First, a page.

"So I thought, let's pretend the sky's the limit and I can train them to do whatever I want," Logan said. "I started by pointing at the one I wanted and continuing to point until he or she flew out. I got to the point where I could stand outside the aviary and point at the one I wanted and it would fly out while the other birds stayed put."
Two birds in particular 007 and Kitty became so well trained that Logan had only to call them by name and they'd fly into the testing room.
The testing room contained an apparatus consisting of two beakers of water, the same height, but one wide and the other narrow. The diameters of the lids were adjusted to be the same on each beaker. "The question is, can they distinguish between water volumes?" Logan said. "Do they understand that dropping a stone into a narrow tube will raise the water level more?" In a previous experiment by Sarah Jelbert and colleagues at the University of Auckland, the birds had not preferred the narrow tube. However, in that study, the crows were given 12 stones to drop in one or the other of the beakers, giving them enough to be successful with either one.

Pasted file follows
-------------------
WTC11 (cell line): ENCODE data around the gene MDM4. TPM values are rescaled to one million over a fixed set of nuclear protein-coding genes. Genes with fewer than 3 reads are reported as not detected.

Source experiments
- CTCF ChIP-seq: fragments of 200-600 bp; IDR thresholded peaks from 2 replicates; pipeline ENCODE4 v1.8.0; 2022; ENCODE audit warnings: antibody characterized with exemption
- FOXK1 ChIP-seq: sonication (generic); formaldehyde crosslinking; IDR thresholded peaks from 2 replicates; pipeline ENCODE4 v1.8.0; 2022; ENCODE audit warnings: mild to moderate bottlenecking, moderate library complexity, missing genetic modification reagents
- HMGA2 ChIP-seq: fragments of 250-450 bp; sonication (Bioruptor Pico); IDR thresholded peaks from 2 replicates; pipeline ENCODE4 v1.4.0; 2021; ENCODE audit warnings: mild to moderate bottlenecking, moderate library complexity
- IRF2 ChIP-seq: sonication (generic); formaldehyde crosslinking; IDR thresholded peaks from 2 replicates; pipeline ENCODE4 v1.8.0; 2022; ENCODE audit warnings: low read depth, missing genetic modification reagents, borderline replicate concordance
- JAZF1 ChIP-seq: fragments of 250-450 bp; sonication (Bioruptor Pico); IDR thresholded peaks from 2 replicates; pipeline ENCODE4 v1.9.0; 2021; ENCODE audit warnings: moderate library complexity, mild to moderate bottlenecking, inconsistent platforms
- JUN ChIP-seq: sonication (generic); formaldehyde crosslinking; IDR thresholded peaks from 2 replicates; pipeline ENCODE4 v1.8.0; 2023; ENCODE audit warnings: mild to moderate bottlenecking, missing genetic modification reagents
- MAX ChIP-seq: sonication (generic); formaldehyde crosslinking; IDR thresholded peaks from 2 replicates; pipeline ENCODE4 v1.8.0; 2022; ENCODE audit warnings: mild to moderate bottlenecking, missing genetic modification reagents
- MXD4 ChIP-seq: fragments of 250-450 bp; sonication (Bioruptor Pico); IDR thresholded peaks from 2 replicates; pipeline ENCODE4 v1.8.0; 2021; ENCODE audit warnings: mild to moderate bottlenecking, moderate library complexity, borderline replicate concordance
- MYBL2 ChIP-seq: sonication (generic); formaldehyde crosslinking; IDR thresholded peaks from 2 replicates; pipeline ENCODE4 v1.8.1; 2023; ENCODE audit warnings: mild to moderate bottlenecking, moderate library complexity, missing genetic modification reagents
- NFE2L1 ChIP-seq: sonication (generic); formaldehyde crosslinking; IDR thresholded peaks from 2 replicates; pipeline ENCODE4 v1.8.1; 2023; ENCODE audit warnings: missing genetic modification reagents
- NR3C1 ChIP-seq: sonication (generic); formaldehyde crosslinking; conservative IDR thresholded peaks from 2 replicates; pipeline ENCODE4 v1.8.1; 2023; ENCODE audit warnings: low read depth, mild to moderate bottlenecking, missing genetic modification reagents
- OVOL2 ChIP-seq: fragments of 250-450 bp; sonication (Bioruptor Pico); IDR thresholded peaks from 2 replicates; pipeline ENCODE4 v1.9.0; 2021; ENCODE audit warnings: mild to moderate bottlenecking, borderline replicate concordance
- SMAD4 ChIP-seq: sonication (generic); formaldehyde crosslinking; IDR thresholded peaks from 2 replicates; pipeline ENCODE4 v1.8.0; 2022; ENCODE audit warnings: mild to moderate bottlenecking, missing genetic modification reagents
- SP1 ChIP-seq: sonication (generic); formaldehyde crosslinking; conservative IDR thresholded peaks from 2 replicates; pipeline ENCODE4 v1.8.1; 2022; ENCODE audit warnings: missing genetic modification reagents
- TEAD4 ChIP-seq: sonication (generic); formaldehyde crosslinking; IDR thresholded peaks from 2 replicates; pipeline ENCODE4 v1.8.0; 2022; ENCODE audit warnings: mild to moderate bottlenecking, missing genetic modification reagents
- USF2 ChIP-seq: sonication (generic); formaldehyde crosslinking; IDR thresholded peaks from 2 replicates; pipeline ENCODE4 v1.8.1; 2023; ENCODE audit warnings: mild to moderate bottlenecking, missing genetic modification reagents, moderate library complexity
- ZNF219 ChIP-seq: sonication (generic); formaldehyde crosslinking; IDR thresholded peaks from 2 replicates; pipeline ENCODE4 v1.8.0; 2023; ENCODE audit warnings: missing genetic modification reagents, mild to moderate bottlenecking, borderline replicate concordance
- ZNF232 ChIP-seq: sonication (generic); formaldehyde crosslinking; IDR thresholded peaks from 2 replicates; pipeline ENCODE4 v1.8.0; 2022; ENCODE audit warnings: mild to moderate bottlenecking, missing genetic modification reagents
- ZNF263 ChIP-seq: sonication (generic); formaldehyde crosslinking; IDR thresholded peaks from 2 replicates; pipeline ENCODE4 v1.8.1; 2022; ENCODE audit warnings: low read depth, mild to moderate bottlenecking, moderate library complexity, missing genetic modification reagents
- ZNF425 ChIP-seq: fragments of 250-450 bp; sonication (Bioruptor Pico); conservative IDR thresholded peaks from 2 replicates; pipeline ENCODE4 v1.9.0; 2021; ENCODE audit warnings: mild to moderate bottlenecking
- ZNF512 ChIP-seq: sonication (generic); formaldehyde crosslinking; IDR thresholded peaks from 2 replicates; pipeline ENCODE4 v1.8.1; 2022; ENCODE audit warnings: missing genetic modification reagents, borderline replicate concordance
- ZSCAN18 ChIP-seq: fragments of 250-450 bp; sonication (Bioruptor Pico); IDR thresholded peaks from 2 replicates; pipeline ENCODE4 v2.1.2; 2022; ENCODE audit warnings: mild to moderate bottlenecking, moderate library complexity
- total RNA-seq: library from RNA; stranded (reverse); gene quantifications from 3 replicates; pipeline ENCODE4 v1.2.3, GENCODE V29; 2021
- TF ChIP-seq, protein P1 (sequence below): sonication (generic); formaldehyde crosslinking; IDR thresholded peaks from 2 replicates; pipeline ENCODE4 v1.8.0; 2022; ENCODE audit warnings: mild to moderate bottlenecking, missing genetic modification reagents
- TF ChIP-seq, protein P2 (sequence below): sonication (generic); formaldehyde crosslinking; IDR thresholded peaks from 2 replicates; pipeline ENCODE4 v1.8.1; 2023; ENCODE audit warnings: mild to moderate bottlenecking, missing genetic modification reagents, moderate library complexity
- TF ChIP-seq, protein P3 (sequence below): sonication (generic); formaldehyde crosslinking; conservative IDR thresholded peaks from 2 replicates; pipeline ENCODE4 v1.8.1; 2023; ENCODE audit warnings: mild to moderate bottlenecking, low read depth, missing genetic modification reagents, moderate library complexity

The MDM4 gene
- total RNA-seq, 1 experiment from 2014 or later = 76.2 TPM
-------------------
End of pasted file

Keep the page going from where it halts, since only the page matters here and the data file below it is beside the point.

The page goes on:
"When we gave them only four objects, they could succeed only in one tube the narrower one, because the water level would never get high enough in the wider tube; they were dropping all or most of the objects into the functional tube and getting the food reward," Logan explained. "It wasn't just that they preferred this tube, they appeared to know it was more functional."
However, she noted, we still don't know exactly how the crows think when solving this task. They may be imagining the effect of each stone drop before they do it, or they may be using some other
|Contact: Andrea Estrada|
University of California - Santa Barbara